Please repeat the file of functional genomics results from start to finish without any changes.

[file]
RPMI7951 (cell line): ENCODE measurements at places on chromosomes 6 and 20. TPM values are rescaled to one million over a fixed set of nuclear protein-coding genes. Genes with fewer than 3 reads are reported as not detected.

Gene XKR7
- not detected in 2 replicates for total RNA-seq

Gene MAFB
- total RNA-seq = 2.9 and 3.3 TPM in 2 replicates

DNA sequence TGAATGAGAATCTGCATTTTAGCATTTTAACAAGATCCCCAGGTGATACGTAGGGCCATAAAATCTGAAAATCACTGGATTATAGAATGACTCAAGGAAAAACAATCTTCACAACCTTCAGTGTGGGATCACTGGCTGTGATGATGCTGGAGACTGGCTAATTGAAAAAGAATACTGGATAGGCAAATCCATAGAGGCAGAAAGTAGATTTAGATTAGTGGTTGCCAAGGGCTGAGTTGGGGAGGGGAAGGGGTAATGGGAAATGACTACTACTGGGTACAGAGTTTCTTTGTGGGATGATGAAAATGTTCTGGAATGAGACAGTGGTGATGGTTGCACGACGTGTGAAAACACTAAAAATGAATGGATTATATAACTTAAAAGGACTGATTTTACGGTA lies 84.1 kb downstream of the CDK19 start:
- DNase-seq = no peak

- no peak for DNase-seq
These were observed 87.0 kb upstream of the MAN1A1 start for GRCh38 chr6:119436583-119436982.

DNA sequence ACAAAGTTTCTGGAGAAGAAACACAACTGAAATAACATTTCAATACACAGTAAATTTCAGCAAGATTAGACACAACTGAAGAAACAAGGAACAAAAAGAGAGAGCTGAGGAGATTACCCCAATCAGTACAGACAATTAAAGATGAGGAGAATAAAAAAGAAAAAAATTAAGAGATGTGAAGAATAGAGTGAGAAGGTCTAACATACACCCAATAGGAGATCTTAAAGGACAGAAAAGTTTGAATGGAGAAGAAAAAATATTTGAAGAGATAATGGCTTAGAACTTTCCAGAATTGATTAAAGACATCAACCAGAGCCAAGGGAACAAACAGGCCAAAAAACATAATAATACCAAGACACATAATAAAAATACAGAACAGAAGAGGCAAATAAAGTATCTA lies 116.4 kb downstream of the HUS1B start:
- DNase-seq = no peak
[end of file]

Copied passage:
RPMI7951 (cell line): ENCODE measurements at places on chromosomes 6 and 20. TPM values are rescaled to one million over a fixed set of nuclear protein-coding genes. Genes with fewer than 3 reads are reported as not detected.

Gene XKR7
- not detected in 2 replicates for total RNA-seq

Gene MAFB
- total RNA-seq = 2.9 and 3.3 TPM in 2 replicates

DNA sequence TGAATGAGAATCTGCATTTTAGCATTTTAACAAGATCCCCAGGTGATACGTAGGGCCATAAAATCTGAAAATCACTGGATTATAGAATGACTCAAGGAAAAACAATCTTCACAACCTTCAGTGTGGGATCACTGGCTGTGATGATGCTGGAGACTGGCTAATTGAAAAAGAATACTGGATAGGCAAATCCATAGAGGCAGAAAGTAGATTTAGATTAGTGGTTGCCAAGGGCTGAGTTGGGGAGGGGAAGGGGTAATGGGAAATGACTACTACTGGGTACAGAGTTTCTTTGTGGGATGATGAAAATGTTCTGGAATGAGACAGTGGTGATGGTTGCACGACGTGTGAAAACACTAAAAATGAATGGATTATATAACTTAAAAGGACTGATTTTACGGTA lies 84.1 kb downstream of the CDK19 start:
- DNase-seq = no peak

- no peak for DNase-seq
These were observed 87.0 kb upstream of the MAN1A1 start for GRCh38 chr6:119436583-119436982.

DNA sequence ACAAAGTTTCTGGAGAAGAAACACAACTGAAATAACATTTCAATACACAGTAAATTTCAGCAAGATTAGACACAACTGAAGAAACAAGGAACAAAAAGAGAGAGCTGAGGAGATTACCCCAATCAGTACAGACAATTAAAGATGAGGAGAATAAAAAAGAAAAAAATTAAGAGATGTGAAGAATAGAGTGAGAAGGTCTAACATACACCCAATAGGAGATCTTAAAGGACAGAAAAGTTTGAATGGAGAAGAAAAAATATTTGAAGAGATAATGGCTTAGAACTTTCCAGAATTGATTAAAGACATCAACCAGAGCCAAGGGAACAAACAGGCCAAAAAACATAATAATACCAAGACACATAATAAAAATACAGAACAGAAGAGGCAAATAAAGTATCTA lies 116.4 kb downstream of the HUS1B start:
- DNase-seq = no peak